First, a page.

Original Research - Special Collection: Humanity

From dependence to interdependence: Towards a practical theology of disability

Paul Leshota
HTS Teologiese Studies / Theological Studies | Vol 71, No 2 | a2680 | DOI: https://doi.org/10.4102/hts.v71i2.2680 | © 2015 Paul Leshota | This work is licensed under CC Attribution 4.0
Submitted: 09 April 2014 | Published: 14 July 2015


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Abstract

Disability has remained on the fringes of research in Africa in general and Southern Africa in particular, especially in the field of theology. Its glaring absence constitutes an indictment against both church and society, revealing in the process both the church’s and society’s penchant for a dependence paradigm which has been the paradigm with respect to issues of disabilities and people with disabilities. Using the participatory method with its proclivity for bringing to the fore the voice of the ‘other’ and the marginalised, both the dependence and independence paradigms within the context of disability are put under scrutiny. In the process and through the voice of people with disabilities, the practical theological paradigm of interdependence emerges as the most appropriate and friendliest one, as it resonates with both the New Testament notion of koinonia through love and the African notion of botho through interconnection. The practical theology of holding each other in arms resonates with the theology of embrace that has been popularised by Volf within the context of much hatred and alienation. All these different dimensions of the theology of interdependence become the bedrock for inclusive and respectful treatment of each other irrespective of race, gender,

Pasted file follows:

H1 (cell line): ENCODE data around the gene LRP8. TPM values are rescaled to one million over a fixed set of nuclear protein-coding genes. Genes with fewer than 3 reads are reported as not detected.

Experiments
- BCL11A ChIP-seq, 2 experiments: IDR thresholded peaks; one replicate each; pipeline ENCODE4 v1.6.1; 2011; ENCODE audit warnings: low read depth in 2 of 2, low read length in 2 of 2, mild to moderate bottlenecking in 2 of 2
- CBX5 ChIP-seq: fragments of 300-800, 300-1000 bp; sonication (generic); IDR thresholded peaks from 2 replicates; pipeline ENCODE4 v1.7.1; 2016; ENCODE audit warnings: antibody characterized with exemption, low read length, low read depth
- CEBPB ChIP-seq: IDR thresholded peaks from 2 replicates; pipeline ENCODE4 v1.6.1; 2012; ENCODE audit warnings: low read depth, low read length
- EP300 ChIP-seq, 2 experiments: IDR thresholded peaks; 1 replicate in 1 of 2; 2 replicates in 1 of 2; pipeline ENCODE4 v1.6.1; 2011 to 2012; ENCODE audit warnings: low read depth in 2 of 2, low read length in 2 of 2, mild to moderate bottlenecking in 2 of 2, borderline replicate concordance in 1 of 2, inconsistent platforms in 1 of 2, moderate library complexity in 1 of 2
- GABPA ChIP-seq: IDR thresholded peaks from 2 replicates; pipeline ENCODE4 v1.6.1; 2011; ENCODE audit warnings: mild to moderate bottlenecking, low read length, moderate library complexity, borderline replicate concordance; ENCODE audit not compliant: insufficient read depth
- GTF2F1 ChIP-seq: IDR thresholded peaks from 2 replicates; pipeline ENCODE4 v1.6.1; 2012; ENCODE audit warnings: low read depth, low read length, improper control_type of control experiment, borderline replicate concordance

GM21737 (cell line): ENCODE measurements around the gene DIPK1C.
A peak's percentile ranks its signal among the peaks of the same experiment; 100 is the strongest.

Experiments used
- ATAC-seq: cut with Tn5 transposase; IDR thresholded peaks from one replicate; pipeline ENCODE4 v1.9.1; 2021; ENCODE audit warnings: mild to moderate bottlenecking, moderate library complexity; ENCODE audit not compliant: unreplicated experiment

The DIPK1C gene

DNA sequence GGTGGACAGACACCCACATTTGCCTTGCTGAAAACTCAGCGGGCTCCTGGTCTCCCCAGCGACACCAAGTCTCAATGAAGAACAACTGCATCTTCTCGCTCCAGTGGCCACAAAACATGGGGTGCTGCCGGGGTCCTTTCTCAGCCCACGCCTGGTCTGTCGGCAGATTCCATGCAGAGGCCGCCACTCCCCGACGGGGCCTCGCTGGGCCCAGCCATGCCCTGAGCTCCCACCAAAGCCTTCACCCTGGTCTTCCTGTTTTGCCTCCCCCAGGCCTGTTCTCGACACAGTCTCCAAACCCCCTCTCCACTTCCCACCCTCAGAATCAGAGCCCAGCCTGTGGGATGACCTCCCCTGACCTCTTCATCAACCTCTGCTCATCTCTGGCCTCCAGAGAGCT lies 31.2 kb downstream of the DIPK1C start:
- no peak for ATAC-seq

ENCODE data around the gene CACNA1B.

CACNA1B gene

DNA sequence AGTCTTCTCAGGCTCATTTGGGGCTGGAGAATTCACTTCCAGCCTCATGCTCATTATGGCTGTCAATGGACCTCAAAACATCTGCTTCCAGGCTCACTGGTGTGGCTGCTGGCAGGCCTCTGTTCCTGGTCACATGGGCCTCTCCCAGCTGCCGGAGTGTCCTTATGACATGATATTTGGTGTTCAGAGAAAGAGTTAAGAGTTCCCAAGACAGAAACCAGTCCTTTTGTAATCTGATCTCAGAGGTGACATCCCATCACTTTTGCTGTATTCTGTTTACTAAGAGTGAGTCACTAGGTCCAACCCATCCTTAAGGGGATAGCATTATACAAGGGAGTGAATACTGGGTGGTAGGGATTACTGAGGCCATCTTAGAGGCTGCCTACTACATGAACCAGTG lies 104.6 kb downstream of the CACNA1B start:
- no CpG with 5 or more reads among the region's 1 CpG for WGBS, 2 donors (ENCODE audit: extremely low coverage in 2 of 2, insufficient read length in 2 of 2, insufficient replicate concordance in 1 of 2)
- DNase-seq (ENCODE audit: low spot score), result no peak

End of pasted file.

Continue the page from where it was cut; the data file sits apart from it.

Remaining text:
Keywords

Disability; Practical Theology; Botho; Koinonia; Embrace

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